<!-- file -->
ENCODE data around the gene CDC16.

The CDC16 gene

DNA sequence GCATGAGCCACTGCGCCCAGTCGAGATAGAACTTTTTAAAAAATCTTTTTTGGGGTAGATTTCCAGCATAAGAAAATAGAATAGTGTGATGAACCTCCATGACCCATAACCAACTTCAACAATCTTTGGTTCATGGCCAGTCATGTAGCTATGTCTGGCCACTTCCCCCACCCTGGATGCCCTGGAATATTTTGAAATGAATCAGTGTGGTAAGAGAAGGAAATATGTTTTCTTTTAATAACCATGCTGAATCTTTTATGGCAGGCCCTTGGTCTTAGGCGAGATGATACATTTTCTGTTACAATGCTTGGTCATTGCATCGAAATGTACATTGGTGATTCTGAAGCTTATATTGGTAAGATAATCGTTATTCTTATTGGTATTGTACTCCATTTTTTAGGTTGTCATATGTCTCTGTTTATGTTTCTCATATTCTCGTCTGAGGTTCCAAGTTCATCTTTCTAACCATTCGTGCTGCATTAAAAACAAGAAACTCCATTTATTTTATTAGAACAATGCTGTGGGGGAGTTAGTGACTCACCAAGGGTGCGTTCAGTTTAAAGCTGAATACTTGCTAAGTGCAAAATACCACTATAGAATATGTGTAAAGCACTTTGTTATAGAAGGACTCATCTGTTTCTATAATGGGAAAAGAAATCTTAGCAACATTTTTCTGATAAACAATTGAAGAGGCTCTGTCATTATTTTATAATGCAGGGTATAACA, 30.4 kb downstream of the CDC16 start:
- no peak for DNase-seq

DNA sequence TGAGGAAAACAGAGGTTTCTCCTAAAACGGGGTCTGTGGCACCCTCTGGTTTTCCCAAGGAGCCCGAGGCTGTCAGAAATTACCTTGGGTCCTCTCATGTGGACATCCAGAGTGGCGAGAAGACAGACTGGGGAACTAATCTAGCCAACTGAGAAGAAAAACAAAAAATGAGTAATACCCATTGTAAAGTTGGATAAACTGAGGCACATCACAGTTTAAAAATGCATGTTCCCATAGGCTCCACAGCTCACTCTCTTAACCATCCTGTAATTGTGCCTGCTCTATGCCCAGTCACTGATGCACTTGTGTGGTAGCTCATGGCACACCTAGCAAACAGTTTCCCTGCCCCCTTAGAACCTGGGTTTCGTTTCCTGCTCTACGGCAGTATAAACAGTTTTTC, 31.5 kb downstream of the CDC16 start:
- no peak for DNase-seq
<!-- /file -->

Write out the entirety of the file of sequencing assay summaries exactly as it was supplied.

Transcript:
ENCODE data around the gene CDC16.

The CDC16 gene

DNA sequence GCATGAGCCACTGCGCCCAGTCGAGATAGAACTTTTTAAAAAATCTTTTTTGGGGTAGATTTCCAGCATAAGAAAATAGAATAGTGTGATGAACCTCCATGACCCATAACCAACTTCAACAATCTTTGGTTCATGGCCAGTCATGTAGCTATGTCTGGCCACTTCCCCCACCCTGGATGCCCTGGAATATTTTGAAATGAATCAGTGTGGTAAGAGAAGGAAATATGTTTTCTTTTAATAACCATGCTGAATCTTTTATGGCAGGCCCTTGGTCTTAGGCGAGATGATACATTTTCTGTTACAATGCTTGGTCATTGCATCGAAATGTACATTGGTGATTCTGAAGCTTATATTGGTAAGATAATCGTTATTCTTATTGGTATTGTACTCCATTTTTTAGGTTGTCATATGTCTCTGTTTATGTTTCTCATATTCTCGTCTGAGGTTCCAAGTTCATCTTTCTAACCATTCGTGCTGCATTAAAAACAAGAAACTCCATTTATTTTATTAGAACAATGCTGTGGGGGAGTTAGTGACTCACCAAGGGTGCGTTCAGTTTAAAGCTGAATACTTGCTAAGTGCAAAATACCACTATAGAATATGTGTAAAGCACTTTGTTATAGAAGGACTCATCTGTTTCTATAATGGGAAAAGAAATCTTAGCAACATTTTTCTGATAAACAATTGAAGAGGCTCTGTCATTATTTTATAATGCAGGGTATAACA, 30.4 kb downstream of the CDC16 start:
- no peak for DNase-seq

DNA sequence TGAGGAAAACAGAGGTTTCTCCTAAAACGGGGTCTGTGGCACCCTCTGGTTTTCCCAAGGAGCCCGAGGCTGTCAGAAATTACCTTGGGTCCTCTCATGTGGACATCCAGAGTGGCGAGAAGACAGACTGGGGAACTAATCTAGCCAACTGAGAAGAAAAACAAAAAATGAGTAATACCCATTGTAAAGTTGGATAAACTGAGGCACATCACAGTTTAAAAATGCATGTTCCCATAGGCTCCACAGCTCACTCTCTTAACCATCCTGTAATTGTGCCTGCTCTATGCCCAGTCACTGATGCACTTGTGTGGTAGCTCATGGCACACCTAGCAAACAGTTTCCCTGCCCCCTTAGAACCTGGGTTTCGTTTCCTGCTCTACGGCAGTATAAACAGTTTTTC, 31.5 kb downstream of the CDC16 start:
- no peak for DNase-seq